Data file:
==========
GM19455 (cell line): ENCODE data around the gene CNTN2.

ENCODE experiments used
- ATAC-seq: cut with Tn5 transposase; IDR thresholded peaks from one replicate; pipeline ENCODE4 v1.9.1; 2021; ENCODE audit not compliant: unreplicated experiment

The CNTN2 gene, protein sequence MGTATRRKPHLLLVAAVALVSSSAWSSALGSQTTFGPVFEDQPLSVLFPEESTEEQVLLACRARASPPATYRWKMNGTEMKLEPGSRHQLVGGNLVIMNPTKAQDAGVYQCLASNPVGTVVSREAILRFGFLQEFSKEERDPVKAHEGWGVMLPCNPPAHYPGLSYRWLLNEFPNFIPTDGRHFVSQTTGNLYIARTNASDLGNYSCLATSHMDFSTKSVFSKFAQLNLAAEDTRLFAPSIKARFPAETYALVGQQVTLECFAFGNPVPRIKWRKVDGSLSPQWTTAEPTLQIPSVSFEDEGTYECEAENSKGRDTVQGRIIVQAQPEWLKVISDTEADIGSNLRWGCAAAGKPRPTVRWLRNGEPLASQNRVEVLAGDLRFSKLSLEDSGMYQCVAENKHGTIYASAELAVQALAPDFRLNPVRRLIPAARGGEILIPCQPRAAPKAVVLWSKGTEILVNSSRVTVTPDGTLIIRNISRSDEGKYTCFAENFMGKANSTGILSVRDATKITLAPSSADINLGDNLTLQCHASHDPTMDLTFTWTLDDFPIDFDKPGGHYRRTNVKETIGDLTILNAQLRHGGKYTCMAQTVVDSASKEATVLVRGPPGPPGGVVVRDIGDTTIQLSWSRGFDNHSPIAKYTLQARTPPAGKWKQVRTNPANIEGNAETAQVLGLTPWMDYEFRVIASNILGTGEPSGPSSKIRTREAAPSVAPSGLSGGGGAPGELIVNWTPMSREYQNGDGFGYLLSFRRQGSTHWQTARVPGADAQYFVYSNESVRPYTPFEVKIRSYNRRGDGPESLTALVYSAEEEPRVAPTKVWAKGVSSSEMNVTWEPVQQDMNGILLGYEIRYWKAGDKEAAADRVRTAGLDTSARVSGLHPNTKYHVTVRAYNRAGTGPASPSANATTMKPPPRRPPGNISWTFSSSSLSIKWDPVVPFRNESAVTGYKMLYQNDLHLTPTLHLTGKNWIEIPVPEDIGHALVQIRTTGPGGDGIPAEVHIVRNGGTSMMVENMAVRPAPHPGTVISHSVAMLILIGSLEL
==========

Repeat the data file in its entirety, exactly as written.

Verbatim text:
GM19455 (cell line): ENCODE data around the gene CNTN2.

ENCODE experiments used
- ATAC-seq: cut with Tn5 transposase; IDR thresholded peaks from one replicate; pipeline ENCODE4 v1.9.1; 2021; ENCODE audit not compliant: unreplicated experiment

The CNTN2 gene, protein sequence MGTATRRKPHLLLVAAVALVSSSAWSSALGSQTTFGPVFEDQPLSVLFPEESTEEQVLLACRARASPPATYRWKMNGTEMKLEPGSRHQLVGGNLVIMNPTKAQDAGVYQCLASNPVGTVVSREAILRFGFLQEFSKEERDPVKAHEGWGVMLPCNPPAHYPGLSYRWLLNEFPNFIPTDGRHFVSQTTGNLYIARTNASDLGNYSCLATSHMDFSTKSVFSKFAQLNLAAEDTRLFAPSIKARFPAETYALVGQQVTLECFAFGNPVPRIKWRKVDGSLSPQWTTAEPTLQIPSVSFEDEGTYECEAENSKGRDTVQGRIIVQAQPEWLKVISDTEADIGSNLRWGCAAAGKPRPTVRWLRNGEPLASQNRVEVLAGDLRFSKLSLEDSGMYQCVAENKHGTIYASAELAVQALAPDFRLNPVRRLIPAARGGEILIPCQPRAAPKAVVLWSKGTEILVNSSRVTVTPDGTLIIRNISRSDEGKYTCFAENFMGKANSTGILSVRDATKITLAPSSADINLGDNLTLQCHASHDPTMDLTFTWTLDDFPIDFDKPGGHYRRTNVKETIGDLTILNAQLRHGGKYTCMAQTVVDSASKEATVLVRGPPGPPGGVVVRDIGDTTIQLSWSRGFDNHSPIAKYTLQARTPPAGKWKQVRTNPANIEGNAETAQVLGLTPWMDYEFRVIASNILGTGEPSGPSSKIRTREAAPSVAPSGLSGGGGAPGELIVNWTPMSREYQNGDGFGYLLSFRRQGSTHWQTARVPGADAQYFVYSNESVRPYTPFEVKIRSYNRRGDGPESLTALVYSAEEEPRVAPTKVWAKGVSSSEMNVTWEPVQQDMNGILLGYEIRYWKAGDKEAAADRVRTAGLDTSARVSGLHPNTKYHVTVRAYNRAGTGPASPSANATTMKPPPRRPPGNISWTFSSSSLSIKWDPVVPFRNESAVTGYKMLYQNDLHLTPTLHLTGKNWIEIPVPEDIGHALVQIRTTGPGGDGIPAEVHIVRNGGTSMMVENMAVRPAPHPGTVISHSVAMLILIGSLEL